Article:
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13 November 2014

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You are in: Nottingham > History > Local history > Nottinghamshire legends: DH Lawrence

Sean Bean and Joely Richardson in Lady Chatterley

Lady Chatterley's Lover

Nottinghamshire legends: DH Lawrence

What was Lawrence's legacy to Nottinghamshire, the place he called "the country of my heart"? DH Lawrence expert Ben Woolhead tells all.

Profile: Ben Woolhead

Originally from the North-east, Ben is currently studying for a PHD on DH Lawrence at the University of Nottingham. He also writes a weblog called Silent Words Speak Loudest.

2005 marked the 75th anniversary of the death of one of Nottingham's most famous sons, DH Lawrence.

The Eastwood-born author labelled a "weird old beardie" by Philip Larkin has never failed to polarise opinion, alternately championed and demonised.

In the 1960s Lawrence was celebrated as the self-professed "priest of love" and acclaimed as an astute critic of the deadeningly mechanical nature of modern life.

Censored and ridiculed

But during his lifetime he was censored and ridiculed for his views, and since his death has been crudely caricatured as both a misogynist and a fascist.

Sean Bean (naked behind not shown)

Sean Bean (naked behind not shown)

Unfashionable in academic circles and absent from English syllabuses he may be, but Lawrence nevertheless remains a prominent literary figure in the popular consciousness.

Mention his name and for many people it immediately conjures up an image – whether of the author of such complex masterpieces as ‘Women in Love', or merely of Sean Bean's naked behind from Ken Russell’s 1993 television adaptation of 'Lady Chatterley's Lover'.

Just as estimations of Lawrence and his writings have fluctuated, so did his emotions about Nottinghamshire.

The son of a miner, Lawrence always felt peripheral to and alienated from the middle-class literary culture of his day and could never forget his roots.

His fictional portraits of the squalor and ugliness of the region’s mining villages stand in stark contrast to the warm-hearted representations of the tight-knit pit communities which inhabited them and of the surrounding countryside in such works as ‘Sons and Lovers’ and lesser-known stories like ‘Strike-Pay’.

'The country of my heart'

Even though Lawrence left the East Midlands in 1913, only going back infrequently and briefly until his death in 1930, he returned imaginatively to "the country of my heart" on numerous occasions, most notably for the setting of his final novel, 'Lady Chatterley's Lover'.

Fiercely intellectual, intensely passionate, rapier-witted but often cantankerous, Lawrence should also be remembered as a local historian, the foremost chronicler of Nottinghamshire in the early decades of the twentieth century.

Museums might go some way towards giving us access to the region's past, but Lawrence's books really bring it to life.

Find out more about the region's legends on BBC East Midlands Today, from 18:30 on BBC 1 every weekday.

last updated: 02/04/2009 at 12:21
created: 03/03/2005

Have Your Say

Is DH Lawrence's work still relevant in the 21st century? What is his legacy to Notts?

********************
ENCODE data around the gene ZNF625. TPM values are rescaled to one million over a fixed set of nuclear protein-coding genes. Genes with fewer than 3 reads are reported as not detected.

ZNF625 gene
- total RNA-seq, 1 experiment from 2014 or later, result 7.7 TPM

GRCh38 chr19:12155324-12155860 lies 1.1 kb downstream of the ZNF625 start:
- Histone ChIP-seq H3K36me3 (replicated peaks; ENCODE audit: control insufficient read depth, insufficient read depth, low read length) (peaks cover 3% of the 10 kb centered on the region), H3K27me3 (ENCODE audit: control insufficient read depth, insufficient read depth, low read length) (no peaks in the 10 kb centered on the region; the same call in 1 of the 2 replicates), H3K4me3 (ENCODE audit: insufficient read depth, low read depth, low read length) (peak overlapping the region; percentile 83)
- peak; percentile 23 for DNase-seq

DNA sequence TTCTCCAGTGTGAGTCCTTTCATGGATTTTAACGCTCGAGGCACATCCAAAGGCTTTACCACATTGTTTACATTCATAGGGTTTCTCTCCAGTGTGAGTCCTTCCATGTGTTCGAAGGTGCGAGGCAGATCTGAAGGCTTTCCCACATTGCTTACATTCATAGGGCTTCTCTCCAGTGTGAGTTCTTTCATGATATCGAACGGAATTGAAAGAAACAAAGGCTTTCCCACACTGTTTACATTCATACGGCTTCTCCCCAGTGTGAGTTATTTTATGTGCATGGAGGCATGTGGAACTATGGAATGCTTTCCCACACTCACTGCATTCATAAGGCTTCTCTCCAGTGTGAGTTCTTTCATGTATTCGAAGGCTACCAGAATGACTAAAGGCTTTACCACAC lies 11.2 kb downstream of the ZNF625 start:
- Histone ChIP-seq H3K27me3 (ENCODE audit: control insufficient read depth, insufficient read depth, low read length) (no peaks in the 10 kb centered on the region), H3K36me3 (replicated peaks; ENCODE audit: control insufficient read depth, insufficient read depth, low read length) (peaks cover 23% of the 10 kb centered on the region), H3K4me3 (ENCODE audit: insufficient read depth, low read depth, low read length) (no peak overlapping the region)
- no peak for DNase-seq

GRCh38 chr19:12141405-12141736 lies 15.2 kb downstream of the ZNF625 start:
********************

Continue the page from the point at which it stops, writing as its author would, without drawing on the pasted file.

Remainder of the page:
The BBC reserves the right to edit comments submitted.

Rob Paling
We should be proud of his legacy he is one of the greatest writers of our time,im also related to the Beardsall side of his Family

Ben Woolhead
As with almost everything, Lawrence's attitude to Nottingham and the East Midlands is extremely difficult to pin down. You'll find one opinion expressed in one place, and the exact opposite expressed somewhere else. He changed his mind all the time, undoubtedly becoming overly sentimental himself (from afar) towards his death, and he certainly did dislike much about the city and the university in particular. For that reason he's likely to remain one of Nottingham's most famous sons rather than one of its favourite sons. Yet I still maintain Lawrence very often wrote about the region with a warmth and understanding, particularly of the people. Try some of those realist short stories about miners, some of the early poems or the magical opening chapter of 'The Rainbow' - they tell a rather different story.

Barbara Hatton
When I was in Syria a few years ago the hotel porter had read more of Lawrences' books than I had! "D.H." is more appreciated overseas than at home

Brian C
Ho ho ho. Is this the same DH Lawrence who described Nottingham as nothing more than “that dismal town where I went to school and college”? The same DH Lawrence who, disgusted by Jesse Boot’s attempt to buy the affections of the Nottingham public by building a new University, said: “From this I learn, though I knew it before, that culture has her roots in the deep dung of cash, and lore is a last off shoot of Boots”? Isn’t it time for over-sentimental Nottinghamists to finally admit that DH Lawrence couldn’t leave this place quickly enough, and that he spent his entire life getting as far away as possible from it? The fine and wonderful city of Nottingham has plenty of glorious things to be fiercely proud of, and rightly so. The fact that DH Lawrence detested it is not one of them.

Jeremy
His legacy is not only to Notts but society as a whole. Thanks to articles and studies such as Ben's his work is as relevant now as it ever was.

Anthony G
Lawrence is enchanting. He creates such a vivid sense of place and time. He captures human passions and longings in a way that everyone can understand even today.

Simon
More from Mr Woolhead, please

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